Dave Gallaher: The Original All-Black

Untitled-3

David Gallagher was born in Ramelton, County Donegal in 1873.  At the age of four his family emigrated to New Zealand.  On arrival David’s father is thought to have altered the family name to ‘Gallaher’ to reflect its pronunciation.  David’s mother died when he was still in his teens and with an elderly father, he and his siblings found work to support the family.

In his spare time he played rugby.  In Katikati at first, then later in Auckland, at the Parnell Club and Ponsonby District RFC.  A physical, hard-tackling player he was comfortable in the forwards.  He was selected as Hooker for Auckland in 1897.

After serving with the New Zealand Contingent in the Boer War, Gallaher was selected to represent New Zealand in 1903 on their tour of Australia.  He played in the second to last match of the tour, New Zealand’s first ever international test-match, which New Zealand won by 22-3.  In his book ‘The Complete Rugby Footballer’ (1906), Gallaher makes reference to the spoiling Wing Forward being a feature of rugby in New Zealand since at least 1876.  It was not, however, a recognised position in the northern hemisphere.

In 1905, at the age of 32 (though he had claimed to be 29 since his time as a soldier), Gallaher was appointed captain of the first New Zealand side to tour the British Isles.  Arriving in the autumn Gallaher’s side very quickly demonstrated their usefulness as a side by inflicting heavy victories on the English county and university sides.

New Zealand Touring Party, 1905

Gallaher himself however came in from some criticism from the home press and officials.  With New Zealand operating a seven man scrum Gallaher, as Wing Forward, served as Half Back when in his side were in possession.  When the other team were in charge of the scrum he would bind on to the side of his own and attack the opposition Half Back immediately when the ball returned to open play.

This Kiwi innovation, unfamiliar as it was to British sides, proved devastatingly effective and, after some consideration, was confirmed to be within the rules of game.  Though some continued to object, the role of the Openside Forward very quickly developed in the wake of Gallaher’s All-Blacks.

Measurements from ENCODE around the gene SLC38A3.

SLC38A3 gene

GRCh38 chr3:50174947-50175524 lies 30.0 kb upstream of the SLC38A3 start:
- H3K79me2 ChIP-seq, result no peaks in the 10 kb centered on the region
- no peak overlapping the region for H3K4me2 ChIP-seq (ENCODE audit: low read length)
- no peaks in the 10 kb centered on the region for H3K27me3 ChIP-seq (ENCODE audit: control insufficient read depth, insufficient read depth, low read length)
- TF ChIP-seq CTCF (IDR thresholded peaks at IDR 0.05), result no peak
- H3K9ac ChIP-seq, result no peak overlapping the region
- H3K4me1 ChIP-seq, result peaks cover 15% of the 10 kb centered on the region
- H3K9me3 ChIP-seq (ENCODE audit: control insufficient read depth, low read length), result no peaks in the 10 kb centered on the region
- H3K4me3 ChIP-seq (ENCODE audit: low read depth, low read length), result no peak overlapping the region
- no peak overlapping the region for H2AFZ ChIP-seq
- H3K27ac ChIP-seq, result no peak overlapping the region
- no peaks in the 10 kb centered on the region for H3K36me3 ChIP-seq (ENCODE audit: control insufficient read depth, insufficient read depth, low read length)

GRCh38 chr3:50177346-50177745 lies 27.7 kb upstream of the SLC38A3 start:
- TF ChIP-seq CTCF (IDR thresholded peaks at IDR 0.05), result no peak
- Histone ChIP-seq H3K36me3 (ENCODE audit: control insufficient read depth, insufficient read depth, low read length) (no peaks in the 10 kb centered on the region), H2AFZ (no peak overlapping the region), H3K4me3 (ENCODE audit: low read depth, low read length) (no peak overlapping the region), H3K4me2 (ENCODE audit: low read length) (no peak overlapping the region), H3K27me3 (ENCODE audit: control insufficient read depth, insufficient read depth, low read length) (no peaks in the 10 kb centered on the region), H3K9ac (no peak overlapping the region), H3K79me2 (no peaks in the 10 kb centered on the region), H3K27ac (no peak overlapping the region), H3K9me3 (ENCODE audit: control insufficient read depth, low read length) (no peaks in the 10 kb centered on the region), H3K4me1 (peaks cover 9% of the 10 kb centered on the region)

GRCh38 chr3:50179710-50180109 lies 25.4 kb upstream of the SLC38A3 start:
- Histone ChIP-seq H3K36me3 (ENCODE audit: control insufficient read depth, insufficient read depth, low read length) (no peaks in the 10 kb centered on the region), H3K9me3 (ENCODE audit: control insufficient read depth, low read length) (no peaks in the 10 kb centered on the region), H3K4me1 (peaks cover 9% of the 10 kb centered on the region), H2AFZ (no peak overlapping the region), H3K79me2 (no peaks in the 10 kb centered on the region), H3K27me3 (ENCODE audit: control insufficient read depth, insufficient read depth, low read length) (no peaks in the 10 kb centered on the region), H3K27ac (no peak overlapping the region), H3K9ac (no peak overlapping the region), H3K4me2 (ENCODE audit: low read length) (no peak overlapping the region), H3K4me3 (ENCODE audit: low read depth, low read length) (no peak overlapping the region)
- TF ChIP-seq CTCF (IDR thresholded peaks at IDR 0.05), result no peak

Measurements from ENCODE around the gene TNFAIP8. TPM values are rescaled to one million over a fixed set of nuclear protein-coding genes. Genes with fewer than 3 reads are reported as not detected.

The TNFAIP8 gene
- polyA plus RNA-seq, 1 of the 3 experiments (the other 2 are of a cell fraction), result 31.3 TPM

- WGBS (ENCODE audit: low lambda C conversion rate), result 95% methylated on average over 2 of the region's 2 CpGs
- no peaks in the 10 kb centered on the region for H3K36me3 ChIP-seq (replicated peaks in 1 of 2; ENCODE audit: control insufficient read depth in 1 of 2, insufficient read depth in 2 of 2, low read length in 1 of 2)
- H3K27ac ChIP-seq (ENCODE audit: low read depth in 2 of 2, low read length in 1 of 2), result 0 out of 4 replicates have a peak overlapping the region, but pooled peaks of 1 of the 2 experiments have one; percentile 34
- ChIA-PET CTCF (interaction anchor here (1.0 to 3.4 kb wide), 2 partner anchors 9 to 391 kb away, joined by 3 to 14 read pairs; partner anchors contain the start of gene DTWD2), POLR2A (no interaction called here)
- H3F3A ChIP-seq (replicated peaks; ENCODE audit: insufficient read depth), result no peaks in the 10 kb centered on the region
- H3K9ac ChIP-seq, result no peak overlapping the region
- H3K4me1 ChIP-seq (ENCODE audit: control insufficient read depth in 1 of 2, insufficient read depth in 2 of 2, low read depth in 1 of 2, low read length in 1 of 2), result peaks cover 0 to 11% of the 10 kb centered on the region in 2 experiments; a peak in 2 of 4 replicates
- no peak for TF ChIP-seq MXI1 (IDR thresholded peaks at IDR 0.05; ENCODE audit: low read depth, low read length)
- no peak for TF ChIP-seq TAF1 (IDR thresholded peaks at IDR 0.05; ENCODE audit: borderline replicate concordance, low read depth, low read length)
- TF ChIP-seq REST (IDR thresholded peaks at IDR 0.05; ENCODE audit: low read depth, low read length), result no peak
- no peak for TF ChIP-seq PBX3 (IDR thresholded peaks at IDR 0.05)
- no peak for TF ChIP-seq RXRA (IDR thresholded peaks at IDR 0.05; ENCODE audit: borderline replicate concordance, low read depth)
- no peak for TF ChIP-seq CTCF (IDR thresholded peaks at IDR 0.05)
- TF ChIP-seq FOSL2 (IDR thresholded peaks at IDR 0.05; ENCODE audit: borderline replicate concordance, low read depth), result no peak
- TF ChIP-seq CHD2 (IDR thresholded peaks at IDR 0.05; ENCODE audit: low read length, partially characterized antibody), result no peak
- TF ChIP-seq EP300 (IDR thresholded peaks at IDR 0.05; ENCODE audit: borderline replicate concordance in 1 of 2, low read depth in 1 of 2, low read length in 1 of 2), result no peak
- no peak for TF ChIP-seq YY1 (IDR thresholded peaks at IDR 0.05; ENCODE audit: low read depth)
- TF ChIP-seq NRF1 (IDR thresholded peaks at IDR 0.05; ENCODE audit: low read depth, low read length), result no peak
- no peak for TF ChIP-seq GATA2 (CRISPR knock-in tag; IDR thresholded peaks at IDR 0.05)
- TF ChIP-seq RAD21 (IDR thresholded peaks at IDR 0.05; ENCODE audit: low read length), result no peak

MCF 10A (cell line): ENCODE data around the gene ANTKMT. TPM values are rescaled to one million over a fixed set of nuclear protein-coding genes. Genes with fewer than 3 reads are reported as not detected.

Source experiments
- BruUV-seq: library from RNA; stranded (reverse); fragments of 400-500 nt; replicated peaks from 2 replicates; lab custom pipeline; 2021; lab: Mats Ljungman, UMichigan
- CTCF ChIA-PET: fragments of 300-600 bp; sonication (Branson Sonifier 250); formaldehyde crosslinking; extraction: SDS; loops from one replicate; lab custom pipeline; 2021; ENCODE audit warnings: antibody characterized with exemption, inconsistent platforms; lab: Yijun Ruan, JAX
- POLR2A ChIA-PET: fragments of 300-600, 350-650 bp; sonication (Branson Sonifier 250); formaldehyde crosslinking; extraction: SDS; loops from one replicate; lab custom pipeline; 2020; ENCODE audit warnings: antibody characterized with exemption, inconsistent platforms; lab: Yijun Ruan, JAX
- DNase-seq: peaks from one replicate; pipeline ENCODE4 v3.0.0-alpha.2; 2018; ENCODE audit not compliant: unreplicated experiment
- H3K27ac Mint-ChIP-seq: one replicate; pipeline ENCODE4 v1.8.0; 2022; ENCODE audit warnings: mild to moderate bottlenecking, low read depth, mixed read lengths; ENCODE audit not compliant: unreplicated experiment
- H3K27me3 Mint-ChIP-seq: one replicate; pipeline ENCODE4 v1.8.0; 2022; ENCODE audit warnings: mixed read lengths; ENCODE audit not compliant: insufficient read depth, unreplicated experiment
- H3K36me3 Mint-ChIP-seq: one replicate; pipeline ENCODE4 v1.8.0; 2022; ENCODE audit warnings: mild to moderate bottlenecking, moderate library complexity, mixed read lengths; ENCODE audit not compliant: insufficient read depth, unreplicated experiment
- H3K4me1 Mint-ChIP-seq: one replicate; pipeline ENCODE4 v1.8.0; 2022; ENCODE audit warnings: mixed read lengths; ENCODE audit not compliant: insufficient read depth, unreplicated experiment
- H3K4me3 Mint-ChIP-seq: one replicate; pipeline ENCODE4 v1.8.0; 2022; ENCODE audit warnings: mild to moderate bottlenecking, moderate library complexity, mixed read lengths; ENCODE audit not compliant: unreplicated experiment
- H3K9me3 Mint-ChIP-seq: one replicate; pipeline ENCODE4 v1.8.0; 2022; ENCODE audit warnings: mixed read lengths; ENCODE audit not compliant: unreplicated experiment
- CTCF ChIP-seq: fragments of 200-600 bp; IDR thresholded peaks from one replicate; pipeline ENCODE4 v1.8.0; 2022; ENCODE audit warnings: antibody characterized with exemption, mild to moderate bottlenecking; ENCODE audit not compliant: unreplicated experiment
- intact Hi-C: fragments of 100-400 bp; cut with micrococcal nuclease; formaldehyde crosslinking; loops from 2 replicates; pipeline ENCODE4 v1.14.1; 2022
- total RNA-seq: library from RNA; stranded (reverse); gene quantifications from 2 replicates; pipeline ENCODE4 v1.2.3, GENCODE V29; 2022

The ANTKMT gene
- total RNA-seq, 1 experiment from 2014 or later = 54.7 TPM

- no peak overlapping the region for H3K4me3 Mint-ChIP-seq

Winning all but one of the matches on the tour, Gallaher’s side created a legacy that continues to this day.  The words ‘All-Blacks’, as reported by British newspapers during the New Zealander’s stay, has instilled fear, admiration and respect ever since.

Gallaher and his team returned to Auckland as heroes.  Though he would hang up his boots as a player he remained in the sport as an administrator and All-Black selector.  The following year he married and the couple had a daughter in 1908.  When war was declared in 1914 Gallaher was 40 and thus not required to enlist.

He nonetheless did enlist in May 1916 at the age of 42, shortly after learning that his younger brother Douglas had been killed at the Battle of Fromelles.  He reached the western front as a Sergeant with the New Zealand Division in 1917, ahead of the Third Ypres Offensive, better known as the Battle of Passchendaele.  On the 4th October he was hit by shrapnel whilst leading the assault on Gravenstafel Spur.  He passed away after being taken to the 3rd Australian Casualty Clearing Station and was buried at Nine Elms Cemetery in Belgium.

The World Rugby Museum is proud to be able to display Dave Gallaher’s 1905 All-Black jersey inside its Wartime gallery for a limited time only to coincide with the 2018 Armistice Commemorations.

Dave Gallaher 1905 jersey New Zealand All Blacks

 


Follow the World Rugby Museum on Facebook, Twitter and Instagram.

This entry was posted in Countries, International Players, Lest We Forget, Museum Collection, New Zealand. Bookmark the permalink.

Leave a Reply

Fill in your details below or click an icon to log in:

WordPress.com Logo

You are commenting using your WordPress.com account. Log Out /  Change )

Google+ photo

You are commenting using your Google+ account. Log Out /  Change )

Twitter picture

You are commenting using your Twitter account. Log Out /  Change )

Facebook photo

You are commenting using your Facebook account. Log Out /  Change )

Connecting to %s